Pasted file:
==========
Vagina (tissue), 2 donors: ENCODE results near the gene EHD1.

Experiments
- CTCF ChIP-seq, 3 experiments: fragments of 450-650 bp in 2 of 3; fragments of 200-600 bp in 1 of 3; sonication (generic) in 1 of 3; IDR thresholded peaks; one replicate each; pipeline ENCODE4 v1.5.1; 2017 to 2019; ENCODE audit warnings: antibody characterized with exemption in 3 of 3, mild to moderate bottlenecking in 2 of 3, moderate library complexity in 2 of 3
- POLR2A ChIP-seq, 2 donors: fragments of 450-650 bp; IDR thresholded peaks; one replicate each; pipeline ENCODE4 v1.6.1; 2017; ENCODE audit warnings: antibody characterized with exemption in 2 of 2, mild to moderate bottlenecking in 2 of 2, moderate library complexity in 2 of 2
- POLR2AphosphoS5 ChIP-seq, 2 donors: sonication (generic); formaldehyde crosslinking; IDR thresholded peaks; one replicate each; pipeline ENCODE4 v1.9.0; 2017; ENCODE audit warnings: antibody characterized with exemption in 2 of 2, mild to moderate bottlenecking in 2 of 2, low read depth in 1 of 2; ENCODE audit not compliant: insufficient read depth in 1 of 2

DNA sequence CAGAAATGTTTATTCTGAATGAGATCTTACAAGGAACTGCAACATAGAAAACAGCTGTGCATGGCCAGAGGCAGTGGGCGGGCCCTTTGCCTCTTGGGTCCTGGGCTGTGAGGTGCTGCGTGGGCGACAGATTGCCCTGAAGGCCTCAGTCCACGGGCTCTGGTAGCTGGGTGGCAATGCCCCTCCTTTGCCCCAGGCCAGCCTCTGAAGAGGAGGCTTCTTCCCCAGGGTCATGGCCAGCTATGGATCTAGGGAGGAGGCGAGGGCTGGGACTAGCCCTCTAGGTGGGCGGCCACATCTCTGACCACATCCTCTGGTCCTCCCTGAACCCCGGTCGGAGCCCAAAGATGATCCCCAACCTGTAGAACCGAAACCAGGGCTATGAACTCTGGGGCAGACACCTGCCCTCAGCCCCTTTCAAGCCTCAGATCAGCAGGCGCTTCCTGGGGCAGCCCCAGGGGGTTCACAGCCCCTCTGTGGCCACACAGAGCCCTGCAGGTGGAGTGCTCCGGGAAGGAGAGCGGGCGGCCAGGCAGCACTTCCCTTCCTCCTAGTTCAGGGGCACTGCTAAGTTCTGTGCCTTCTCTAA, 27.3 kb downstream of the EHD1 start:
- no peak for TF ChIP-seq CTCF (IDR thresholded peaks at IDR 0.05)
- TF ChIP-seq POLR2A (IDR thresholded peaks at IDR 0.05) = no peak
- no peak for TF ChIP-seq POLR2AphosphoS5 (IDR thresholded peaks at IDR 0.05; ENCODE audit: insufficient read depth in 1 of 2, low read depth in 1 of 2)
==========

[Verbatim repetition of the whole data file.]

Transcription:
Vagina (tissue), 2 donors: ENCODE results near the gene EHD1.

Experiments
- CTCF ChIP-seq, 3 experiments: fragments of 450-650 bp in 2 of 3; fragments of 200-600 bp in 1 of 3; sonication (generic) in 1 of 3; IDR thresholded peaks; one replicate each; pipeline ENCODE4 v1.5.1; 2017 to 2019; ENCODE audit warnings: antibody characterized with exemption in 3 of 3, mild to moderate bottlenecking in 2 of 3, moderate library complexity in 2 of 3
- POLR2A ChIP-seq, 2 donors: fragments of 450-650 bp; IDR thresholded peaks; one replicate each; pipeline ENCODE4 v1.6.1; 2017; ENCODE audit warnings: antibody characterized with exemption in 2 of 2, mild to moderate bottlenecking in 2 of 2, moderate library complexity in 2 of 2
- POLR2AphosphoS5 ChIP-seq, 2 donors: sonication (generic); formaldehyde crosslinking; IDR thresholded peaks; one replicate each; pipeline ENCODE4 v1.9.0; 2017; ENCODE audit warnings: antibody characterized with exemption in 2 of 2, mild to moderate bottlenecking in 2 of 2, low read depth in 1 of 2; ENCODE audit not compliant: insufficient read depth in 1 of 2

DNA sequence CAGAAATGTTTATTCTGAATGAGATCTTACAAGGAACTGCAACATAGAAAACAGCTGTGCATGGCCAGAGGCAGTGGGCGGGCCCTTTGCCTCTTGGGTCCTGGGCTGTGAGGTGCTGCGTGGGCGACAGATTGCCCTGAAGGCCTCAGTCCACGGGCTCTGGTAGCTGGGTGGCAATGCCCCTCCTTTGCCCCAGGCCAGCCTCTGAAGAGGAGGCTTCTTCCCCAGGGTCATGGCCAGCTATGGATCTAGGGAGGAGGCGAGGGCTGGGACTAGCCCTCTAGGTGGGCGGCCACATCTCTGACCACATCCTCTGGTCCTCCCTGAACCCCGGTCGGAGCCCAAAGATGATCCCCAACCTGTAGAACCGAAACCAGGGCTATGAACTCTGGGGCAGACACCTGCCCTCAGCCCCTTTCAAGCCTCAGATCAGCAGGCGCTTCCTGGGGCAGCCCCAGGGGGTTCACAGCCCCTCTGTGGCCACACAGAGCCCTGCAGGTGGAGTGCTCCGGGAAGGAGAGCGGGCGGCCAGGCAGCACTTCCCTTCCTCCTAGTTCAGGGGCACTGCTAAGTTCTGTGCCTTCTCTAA, 27.3 kb downstream of the EHD1 start:
- no peak for TF ChIP-seq CTCF (IDR thresholded peaks at IDR 0.05)
- TF ChIP-seq POLR2A (IDR thresholded peaks at IDR 0.05) = no peak
- no peak for TF ChIP-seq POLR2AphosphoS5 (IDR thresholded peaks at IDR 0.05; ENCODE audit: insufficient read depth in 1 of 2, low read depth in 1 of 2)